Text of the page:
In FIGURE 2, a schematic illustration with parts removed is shown to provide the clear understanding of the physical structure of the device and the space relationship of the elements. There are four canards 12 spaced around the circumference of the rocket 10 ninety degrees (90") apart. A first opposite pair of canards is mounted on a first shaft 13 and a second opposite pair of canards is mounted on a second shaft 14. The two shafts 13 and 14 are journalled in the rocket 10 for rotation around their longitudinal axes 16 and 17 respectively which intersect at right angles on the longitudinal axis 18 of the rocket 10. Each of the shafts 13 and 14 is provided with offset portions 19 and 21 respectively which eliminate interference of the shafts at the intersection of the axes. An arms 22 is mounted on the offset portion 19 of the first shaft 13 and extends into a gas operated actuator 23 associated with and operable to rotate the first shaft 13. A second arm 24 is mounted on the offset portion 21 of the second shaft 14 and connects with a gas operated actuator 26 associated with and 3,272,124 Patented Sept. 13, 1966 operable to rotate the second shaft 14 about its longitudinal axis 17. The first actuator 23 extends perpendicular to a plane containing the axes 16 and 18 and the second actuator 26 extends perpendicuiar to a plane containing the axes 17 and 18.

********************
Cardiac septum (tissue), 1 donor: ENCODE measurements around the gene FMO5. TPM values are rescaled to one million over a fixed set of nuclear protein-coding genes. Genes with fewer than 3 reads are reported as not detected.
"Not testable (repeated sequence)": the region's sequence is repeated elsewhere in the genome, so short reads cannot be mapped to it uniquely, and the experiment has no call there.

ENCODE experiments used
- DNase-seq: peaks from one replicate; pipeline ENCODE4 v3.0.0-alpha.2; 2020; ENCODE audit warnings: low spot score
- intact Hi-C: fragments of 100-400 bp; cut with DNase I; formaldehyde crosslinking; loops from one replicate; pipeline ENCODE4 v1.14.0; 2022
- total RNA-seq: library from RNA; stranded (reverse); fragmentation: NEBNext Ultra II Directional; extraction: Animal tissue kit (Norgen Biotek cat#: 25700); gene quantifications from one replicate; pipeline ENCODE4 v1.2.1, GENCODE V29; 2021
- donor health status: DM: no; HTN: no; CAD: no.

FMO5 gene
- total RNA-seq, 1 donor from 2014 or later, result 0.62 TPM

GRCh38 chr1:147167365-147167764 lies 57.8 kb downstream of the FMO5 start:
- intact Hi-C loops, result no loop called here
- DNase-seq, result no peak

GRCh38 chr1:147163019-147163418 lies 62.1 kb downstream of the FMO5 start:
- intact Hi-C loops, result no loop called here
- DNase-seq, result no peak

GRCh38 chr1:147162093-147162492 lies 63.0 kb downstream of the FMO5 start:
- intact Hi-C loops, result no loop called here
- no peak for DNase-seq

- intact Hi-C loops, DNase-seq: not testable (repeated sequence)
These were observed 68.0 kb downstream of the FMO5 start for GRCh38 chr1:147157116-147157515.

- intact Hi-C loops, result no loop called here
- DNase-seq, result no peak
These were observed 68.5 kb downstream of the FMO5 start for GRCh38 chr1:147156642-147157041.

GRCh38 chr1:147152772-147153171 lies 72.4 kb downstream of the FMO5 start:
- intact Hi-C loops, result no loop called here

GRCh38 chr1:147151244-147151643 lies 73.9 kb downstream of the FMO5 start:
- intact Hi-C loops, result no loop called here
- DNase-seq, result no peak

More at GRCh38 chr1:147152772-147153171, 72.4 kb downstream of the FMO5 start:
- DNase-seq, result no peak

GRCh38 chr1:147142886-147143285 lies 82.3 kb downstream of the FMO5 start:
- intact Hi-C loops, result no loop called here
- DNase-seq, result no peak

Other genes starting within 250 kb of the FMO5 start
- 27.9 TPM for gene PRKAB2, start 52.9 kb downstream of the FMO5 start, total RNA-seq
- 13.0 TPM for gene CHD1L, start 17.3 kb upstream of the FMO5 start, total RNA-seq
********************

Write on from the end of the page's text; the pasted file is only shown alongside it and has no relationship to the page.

Both of the actuators 23 and 26 are identical so the structure of the actuator 23, shown in FIGURE 4, applies equally to the structure of the actuator 26. The actuator 23, best illustrated in FIGURE 4, includes a cylinder bore 27 formed in the base or body 28. The ends of the bore 27 are closed by similar end caps 29 threaded into each end of the bore. A piston 31 is located within the cylinder bore 27 between the two end caps 29 and is biased toward a neutral position by opposed coil springs 32. The piston 31 and one end cap 29 co-operate with the cylinder bore to define a first chamber 33. Similarly, the piston 31 and the other end cap 29 co-operate with the cylinder bore 27 to define a second chamber 34. When the pressure in the chamber 33 exceeds the pressure in the chamber 34, the piston moves downwardly as viewed in FIGURE 4. Conversely, when the pressure in the second chamber 34 exceeds the pressure in the first chamber 33, the piston 31 moves upward.